I believe the components of radical care are generally applicable to transforming social systems where people have been underserved or marginalized. These are transformational shifts that require a critique of the oppression that is reproduced when unchallenged. The radical care framework provides a path for examining and working within those systems to achieve equitable access and outcomes. 

Bronx Congressman Jamaal Bowman wrote the book's introduction. What was the genesis of that?

I met Jamaal while he was working as a school leader; before he entered politics, he founded Cornerstone Academy for Social Action, a middle school in the North Bronx, and a number of his teachers enrolled in the leadership program at Lehman. I got to know him and began to research his leadership practices, many of which are represented in the book. I use the pseudonym Byron Johnson when referring to him in Radical Care. At the time of my research,  he was still the school’s leader, and I wanted to protect his confidentiality. But that’s no longer an issue now that he’s moved to the political arena.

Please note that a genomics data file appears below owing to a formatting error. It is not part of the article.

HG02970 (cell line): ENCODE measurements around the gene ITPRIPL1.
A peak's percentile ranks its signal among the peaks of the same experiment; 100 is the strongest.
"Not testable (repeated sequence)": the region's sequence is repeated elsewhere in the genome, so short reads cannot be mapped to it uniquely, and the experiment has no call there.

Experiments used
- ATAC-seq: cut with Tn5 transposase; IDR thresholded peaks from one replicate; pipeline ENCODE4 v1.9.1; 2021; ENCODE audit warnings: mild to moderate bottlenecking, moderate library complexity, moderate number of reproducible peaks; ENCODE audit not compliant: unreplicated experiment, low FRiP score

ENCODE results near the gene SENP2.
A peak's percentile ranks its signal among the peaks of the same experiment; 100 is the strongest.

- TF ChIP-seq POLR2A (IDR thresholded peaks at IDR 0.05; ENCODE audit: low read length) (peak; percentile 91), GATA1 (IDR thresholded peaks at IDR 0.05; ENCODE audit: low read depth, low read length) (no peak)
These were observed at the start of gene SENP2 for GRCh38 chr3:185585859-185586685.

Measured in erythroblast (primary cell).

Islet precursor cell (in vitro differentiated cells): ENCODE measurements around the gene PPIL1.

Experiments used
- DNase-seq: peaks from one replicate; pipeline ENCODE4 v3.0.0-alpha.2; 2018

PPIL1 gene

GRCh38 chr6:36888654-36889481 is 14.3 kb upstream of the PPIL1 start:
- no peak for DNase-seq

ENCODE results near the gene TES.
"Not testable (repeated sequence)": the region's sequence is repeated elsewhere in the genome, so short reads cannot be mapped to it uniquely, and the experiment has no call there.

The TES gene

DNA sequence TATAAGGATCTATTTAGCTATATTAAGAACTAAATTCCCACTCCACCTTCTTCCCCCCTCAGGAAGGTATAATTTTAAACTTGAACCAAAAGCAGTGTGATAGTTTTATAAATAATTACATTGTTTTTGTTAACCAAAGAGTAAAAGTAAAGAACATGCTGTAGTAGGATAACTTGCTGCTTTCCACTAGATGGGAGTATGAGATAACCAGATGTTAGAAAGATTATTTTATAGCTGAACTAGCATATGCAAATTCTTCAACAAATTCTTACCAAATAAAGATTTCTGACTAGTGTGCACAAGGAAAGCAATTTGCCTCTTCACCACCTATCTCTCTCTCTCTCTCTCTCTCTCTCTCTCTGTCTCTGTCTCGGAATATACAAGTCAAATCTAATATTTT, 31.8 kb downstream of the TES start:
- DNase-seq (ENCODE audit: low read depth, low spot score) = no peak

As a result of our work together, he asked me to serve on his dissertation committee and frequently refers to me as his mentor. I continue to advise him, and now, as one of his constituents, I consult with him on his role as congressman. 

You dedicate the book to Lehman students studying to be teachers. What is your message for them?

We often enter the field of education because we care or because we want to make a difference. That is a good place to start, but if we don't push ourselves to practice radical care, we will more than likely practice limiting care, which does far more harm than good.